Two games left in the regular season, but the Minnesota Wild still have something to play for. With the visiting Calgary Flames in town — whom they’ve struggled against this season — the quest to lock up home-ice advantage in their first-round matchup against the St. Louis Blues will be difficult.
Outscored 12-4 in their two losses to the Flames, the Wild’s main weakness — their special teams — was front in center against a team that excels in that area. With the league’s ninth-best powerplay and sixth-best penalty kill (operation at 23.5% and 83.6%, respectively), the Flames scored five of their twelve goals on special teams, including a shorthanded goal in the 7-3 thrashing the Wild received back at the end of February.The Flames have built their special-teams superiority off of huge performances from Matthew Tkachuk and Johnny Gaudreau, the offensive engines of this team. With 39 goals and 113 points, the 28-year-old Gaudreau is having far and away the best season of his career, and it just so happens to be a contract year. Funny how that works.
Tkachuk is Joel Eriksson Ek-esque — say that three times fast — both in the underappreciation of his offensive game (41 goals and 61 points) and his ability to get under absolutely everyone’s skin. If the head coach Dean Evason hard matches the GREEF line against Tkachuk, Gaudreau and Elias Lindholm, be prepared for some elite-tier jawing during play and after the whistle.
On defense the Flames are led by guys who looked like they may not pan out, but under the guidance of Darryl Sutter in his first entire season as head coach for the second time, they have turned their careers around. Noah Hanifin once looked lost in both ends of the ice. This season, he has emerged from a cocoon of mediocrity and blossomed into an elite defenseman. Since the March 21 trade deadline, Hanifin is averaging over a point-per-game with four goals and 20 points in 18 contests.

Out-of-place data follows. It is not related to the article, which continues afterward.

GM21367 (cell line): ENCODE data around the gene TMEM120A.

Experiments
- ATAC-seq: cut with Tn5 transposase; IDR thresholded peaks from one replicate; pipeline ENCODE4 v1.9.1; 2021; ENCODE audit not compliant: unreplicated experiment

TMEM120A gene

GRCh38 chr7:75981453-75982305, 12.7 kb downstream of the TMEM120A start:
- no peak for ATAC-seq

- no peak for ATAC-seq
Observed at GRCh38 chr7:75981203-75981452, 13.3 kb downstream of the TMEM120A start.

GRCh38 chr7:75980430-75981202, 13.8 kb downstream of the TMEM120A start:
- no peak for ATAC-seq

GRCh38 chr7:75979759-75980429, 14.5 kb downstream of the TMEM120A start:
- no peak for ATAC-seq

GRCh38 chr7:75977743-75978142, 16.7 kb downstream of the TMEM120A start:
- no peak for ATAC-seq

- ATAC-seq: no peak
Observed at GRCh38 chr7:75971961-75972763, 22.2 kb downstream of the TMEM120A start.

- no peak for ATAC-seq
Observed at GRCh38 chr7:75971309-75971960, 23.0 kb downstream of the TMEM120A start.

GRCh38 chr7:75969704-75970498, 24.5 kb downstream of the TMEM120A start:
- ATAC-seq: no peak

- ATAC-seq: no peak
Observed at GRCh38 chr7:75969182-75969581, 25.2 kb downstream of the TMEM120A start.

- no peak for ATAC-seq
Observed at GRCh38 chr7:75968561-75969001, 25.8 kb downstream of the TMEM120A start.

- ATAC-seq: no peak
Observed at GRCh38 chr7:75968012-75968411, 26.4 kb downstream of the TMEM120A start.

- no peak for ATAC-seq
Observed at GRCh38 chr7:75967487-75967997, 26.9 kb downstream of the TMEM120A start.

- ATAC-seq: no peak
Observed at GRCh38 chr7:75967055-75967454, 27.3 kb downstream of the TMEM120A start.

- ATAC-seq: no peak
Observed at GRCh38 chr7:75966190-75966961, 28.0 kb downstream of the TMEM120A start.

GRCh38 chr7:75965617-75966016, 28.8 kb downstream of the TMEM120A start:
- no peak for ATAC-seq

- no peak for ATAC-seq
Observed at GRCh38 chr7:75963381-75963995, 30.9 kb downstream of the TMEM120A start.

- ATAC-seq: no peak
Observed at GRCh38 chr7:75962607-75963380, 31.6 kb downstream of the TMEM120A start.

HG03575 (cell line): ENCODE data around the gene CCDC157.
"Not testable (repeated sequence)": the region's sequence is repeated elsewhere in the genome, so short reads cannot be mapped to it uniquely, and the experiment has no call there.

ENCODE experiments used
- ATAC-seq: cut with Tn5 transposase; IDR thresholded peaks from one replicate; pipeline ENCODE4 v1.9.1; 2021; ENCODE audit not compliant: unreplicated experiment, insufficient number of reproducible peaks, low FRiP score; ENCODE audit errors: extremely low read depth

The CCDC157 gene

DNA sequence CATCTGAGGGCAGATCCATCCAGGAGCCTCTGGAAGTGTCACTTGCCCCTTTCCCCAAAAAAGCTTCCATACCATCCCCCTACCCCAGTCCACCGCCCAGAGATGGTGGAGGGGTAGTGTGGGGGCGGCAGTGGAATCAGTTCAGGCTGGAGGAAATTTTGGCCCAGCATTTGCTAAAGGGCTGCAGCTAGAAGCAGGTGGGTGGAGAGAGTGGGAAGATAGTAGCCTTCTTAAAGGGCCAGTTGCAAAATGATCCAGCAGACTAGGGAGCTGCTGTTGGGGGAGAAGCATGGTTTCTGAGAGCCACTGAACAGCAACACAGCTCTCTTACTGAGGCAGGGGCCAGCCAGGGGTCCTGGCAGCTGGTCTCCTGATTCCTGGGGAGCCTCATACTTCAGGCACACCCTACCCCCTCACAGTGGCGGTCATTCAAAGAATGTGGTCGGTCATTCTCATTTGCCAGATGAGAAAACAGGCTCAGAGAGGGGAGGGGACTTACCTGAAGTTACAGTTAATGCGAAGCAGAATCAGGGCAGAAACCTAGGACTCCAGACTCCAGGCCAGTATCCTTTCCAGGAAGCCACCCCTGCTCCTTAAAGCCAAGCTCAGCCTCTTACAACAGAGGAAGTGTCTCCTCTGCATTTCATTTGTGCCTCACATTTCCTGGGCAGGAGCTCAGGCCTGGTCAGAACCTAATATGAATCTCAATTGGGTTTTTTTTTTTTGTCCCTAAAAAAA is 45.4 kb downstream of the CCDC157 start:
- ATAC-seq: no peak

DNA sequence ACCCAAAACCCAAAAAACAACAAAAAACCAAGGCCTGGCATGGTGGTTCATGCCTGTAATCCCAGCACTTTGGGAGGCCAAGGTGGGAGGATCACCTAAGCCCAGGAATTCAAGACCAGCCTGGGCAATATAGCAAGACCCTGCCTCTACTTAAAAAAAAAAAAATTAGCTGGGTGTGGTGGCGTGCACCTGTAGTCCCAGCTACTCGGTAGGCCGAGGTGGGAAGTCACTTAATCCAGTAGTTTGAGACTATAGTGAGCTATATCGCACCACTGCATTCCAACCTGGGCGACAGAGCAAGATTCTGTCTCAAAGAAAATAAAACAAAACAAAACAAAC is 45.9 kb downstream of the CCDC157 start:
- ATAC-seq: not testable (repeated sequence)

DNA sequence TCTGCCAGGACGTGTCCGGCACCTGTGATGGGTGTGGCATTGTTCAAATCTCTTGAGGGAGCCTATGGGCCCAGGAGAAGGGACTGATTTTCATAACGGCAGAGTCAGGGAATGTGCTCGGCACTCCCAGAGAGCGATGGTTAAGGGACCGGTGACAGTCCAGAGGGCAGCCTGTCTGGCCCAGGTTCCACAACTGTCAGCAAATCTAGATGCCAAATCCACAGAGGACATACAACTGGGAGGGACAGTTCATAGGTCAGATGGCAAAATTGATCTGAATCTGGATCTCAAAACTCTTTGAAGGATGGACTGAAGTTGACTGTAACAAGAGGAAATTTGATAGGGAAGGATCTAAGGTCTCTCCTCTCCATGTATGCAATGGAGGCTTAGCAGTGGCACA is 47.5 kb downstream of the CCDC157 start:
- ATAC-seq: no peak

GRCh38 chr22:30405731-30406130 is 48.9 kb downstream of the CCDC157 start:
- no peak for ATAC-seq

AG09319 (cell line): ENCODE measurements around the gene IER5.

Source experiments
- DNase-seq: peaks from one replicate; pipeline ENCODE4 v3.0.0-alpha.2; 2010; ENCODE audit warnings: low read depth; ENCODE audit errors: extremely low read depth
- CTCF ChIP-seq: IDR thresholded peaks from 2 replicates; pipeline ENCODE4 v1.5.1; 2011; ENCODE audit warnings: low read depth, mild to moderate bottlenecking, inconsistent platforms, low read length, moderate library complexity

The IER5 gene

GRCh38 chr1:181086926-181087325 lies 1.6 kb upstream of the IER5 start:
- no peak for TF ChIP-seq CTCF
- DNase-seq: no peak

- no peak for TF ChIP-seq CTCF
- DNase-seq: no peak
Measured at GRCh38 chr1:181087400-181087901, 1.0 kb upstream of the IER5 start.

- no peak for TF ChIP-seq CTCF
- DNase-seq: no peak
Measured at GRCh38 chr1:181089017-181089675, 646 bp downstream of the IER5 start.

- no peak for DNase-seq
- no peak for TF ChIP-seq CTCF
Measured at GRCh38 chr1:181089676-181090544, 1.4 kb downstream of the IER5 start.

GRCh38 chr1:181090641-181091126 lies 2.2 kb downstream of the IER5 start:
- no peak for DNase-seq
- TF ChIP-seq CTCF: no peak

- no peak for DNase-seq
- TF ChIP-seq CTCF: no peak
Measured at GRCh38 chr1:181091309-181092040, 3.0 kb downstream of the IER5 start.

Oliver Kylington looks exactly like the best version of what he could have become when he was drafted; a dynamic offensive threat with nine goals and 31 points after spending years as a tweener, shuttling back and forth between the Flames and their AHL affiliate.
In net, expect to see Jacob Markstrom, as he’s started 62 of the Flames’ 80 games so far. Only Connor Hellebuyck of the Winnipeg Jets and Jusse Saros of the Nashville Predators have more starts than Markstrom. He’s been the backbone of their third-best defence in the NHL, as he’s top three in both save percentage and goals-against average and will undoubtedly end in the top three for Vezina voting.
On the opposite end, Cam Talbot will get his 49th start of the season, having won his last outing against the Vancouver Canucks.
Still, no Matt Dumba, Mats Zuccarello or Jared Spurgeon, although this is likely out of an abundance of caution and gives them a little bit more time to heal up before the playoffs.
These teams are 8-1-1 in their last ten games and sit atop the Western Conference. Both are poised for long playoff runs, so it will be interesting to see how they use tonight as a tune-up game.
Puck drop is at 7:00 p.m. CT. See you then.
Does Kirill Kaprizov continue to extend the franchise records?
He’s already set the franchise records for goals, assists and points. With two goals and ten assists in the last five games, can Kirill continue this momentum for a few more games?
Can the GREEF line shut down one of the most offensively potent lines in the NHL?
After being reunited for the game against the Arizona Coyotes, the Jordan Greenway, Eriksson Ek, and Marcus Foligno will likely be tasked with handling Tkachuk, Gaudreau and Lindholm. After letting the trio run rampant in their previous two matchups — to the tune of a combined four goals and 12 points — will the WIld’s elite shutdown line be able to handle Calgary’s best?